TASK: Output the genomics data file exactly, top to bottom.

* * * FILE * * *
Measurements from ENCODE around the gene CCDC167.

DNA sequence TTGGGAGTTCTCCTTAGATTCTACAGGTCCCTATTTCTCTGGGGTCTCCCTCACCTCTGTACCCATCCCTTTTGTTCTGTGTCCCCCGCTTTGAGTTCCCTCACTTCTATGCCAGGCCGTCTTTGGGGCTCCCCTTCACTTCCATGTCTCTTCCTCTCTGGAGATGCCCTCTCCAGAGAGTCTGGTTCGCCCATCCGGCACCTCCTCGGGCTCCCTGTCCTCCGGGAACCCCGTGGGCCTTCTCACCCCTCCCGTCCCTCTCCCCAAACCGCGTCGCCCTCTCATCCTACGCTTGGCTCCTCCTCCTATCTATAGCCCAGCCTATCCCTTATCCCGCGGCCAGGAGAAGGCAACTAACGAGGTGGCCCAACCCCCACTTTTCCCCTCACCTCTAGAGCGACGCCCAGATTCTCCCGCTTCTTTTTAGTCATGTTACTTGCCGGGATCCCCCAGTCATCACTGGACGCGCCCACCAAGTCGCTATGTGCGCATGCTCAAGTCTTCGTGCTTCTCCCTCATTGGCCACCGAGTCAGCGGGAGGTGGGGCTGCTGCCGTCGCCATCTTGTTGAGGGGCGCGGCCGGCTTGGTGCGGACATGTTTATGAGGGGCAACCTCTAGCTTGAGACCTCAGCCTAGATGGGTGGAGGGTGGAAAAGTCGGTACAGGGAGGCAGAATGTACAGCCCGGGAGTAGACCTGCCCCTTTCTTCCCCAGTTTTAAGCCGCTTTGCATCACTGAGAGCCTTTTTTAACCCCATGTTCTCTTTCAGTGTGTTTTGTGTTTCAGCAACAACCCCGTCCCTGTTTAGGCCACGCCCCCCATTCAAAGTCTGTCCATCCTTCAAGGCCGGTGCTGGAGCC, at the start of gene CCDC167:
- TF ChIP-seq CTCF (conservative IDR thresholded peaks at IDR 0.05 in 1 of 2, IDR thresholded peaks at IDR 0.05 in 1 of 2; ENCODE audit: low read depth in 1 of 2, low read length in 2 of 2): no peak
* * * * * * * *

Measurements from ENCODE around the gene CCDC167.

DNA sequence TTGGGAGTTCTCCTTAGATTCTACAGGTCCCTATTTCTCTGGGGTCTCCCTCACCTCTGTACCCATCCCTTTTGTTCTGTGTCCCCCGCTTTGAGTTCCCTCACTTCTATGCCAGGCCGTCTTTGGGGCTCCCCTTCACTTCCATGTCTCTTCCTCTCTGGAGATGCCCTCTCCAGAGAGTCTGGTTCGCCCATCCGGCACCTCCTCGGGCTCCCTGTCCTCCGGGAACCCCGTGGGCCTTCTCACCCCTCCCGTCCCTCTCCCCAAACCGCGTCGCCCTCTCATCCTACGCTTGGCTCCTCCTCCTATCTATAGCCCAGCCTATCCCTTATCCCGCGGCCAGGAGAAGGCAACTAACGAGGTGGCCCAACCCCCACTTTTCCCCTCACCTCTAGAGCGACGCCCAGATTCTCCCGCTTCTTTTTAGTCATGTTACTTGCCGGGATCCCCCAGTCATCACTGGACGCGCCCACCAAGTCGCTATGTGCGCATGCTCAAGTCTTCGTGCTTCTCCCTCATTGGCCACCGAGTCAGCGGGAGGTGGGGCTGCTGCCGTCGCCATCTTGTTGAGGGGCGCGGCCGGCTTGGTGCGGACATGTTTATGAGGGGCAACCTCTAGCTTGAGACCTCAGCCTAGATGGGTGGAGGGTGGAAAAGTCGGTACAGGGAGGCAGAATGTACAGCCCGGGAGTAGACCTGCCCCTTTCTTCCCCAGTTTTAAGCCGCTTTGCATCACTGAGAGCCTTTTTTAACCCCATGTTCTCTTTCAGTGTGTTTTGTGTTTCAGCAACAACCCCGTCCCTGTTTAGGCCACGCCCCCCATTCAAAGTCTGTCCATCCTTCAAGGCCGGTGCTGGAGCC, at the start of gene CCDC167:
- TF ChIP-seq CTCF (conservative IDR thresholded peaks at IDR 0.05 in 1 of 2, IDR thresholded peaks at IDR 0.05 in 1 of 2; ENCODE audit: low read depth in 1 of 2, low read length in 2 of 2): no peak